Cell Phone Anxiety

Image Credit: TRF_Mr_Hyde

Your phone buzzes in your pocket, signaling that a call or a message is coming in, but after looking at your phone you discover there was no call, no message, and no missed calls either. This false buzzing doesn’t indicate that you are going crazy, only that you are a victim to your biological impulses.

This phenomenon of feeling your phone buzzing when it’s not is known as Phantom Phone Vibration or vibranxiety, and studies are showing that not only are a wide variety of individuals affected, but that this phenomenon is only growing as we become more dependent on technology.

So, what causes the phantom vibrations in the first place? While the verdict is still out, scientifically speaking, many speculate that this is one of the signs of tech anxiety.

As Larry Rosen, professor of psychology at California State University, and author of the book iDisorder, puts it:

Our body is always in waiting to anticipate any kind of technological interaction, which usually comes from a smartphone. With that anticipatory anxiety, if we get any neurological stimulation, our pants rubbing against our leg for example, you might interpret that through the veil of anxiety, as “Oh, my phone is vibrating.”

The more dependent you are on your technology, the worse this “anticipatory anxiety” tends to be, making you to be more likely to experience phantom vibrations. Other common connections between users with vibranxiety include:

  • A tendency to be more technologically or socially anxious; being so dialed in that you are almost afraid to miss a call or message.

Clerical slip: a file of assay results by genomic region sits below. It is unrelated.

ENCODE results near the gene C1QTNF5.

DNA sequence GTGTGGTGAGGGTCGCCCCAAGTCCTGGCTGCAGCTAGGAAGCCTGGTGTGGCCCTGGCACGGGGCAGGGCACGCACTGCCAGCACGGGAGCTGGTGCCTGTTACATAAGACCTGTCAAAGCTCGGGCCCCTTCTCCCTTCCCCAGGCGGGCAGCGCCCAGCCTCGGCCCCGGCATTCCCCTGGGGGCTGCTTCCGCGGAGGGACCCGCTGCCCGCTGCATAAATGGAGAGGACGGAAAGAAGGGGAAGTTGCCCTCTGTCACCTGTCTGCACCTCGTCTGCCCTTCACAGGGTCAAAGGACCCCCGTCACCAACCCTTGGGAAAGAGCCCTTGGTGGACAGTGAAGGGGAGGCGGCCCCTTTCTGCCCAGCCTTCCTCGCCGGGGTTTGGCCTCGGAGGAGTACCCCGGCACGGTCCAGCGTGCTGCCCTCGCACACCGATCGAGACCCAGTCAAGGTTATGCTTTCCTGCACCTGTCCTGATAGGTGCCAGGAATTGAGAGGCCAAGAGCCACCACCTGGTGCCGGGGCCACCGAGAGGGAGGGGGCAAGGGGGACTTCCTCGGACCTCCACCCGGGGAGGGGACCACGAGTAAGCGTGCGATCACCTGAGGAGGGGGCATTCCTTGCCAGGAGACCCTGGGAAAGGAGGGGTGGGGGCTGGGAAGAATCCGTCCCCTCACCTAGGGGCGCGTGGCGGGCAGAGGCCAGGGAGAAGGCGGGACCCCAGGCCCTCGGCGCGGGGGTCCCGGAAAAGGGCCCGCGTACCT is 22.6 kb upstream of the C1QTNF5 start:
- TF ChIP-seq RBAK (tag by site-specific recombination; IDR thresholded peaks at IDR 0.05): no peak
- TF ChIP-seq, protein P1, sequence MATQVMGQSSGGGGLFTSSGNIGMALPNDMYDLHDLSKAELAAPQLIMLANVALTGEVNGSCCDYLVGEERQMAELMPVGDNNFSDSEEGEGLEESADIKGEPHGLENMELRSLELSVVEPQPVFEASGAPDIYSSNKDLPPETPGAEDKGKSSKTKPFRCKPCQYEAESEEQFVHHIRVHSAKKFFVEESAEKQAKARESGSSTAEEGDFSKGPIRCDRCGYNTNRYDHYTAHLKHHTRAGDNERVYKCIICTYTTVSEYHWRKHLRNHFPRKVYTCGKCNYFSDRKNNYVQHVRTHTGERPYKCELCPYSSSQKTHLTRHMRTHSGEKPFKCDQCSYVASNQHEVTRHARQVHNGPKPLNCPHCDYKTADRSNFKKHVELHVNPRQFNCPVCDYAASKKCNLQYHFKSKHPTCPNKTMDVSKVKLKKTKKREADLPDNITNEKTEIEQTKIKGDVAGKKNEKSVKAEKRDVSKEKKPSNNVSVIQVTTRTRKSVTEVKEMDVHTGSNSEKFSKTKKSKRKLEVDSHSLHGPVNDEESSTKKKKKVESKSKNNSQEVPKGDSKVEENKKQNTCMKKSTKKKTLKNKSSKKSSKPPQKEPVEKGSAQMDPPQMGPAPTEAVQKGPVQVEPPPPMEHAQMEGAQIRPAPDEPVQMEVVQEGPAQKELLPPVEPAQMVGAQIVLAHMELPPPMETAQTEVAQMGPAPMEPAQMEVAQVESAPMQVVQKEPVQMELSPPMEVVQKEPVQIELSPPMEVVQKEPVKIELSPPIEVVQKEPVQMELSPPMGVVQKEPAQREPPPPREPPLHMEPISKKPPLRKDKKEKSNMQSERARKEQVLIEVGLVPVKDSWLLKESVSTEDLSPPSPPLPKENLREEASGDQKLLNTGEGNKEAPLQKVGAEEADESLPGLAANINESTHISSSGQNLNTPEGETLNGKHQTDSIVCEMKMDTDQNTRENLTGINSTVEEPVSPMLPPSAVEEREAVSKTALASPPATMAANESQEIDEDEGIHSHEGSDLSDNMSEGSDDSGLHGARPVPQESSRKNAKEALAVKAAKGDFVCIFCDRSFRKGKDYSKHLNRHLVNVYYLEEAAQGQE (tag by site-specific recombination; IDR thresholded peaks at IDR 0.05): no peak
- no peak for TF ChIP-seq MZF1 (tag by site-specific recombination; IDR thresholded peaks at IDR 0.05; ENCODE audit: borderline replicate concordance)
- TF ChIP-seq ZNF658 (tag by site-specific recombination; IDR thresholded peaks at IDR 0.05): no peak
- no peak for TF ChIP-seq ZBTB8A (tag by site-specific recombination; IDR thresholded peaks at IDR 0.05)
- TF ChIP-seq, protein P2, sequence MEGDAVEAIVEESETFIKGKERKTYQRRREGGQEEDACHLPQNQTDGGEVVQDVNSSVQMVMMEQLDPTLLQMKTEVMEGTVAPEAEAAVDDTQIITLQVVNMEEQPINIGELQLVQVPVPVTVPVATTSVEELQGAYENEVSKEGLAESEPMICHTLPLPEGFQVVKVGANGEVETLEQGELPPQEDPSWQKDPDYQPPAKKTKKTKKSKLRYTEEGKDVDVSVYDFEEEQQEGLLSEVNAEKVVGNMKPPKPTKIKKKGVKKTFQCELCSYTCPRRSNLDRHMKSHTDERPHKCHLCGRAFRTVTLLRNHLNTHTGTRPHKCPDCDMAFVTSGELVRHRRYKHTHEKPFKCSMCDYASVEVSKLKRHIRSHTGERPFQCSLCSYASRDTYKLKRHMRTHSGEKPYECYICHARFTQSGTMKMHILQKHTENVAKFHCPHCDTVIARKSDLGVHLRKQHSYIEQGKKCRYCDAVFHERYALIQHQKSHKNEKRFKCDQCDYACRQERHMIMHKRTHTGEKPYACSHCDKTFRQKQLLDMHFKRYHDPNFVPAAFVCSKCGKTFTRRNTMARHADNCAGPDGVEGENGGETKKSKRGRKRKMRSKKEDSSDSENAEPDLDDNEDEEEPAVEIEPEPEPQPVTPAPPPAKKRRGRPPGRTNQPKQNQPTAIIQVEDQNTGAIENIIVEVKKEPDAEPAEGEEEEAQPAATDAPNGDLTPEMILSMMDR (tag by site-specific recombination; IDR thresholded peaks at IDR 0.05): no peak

• Reacting emotionally to social stimuli; reacting strongly to texts and emails.
  • High technology use.

Additionally, the older you are, the more likely you’ll be bothered by the phantom vibrations and attempt to stop them. Younger technology users do not appear as disturbed by this phenomenon.

So how do you avoid falling victim to Phantom Phone Vibration symptoms? Reduce your dependency on your smart phone, and similar devices. Make sure you take at least a 10 – 15 minute break (or more) for every hour you use your device. Put away your devices in social situations, like when you’re out for dinner with friends, and spend more time connected and engaged in actual conversation and human interaction.

Do you experience phantom phone vibrations? How does it affect your life? Leave us a comment and share your experiences.

Julie Strier is a freelance writer who enjoys helping you find a balance with your technology. Email: [email protected]. Website:www.mybusinesswriter.com.

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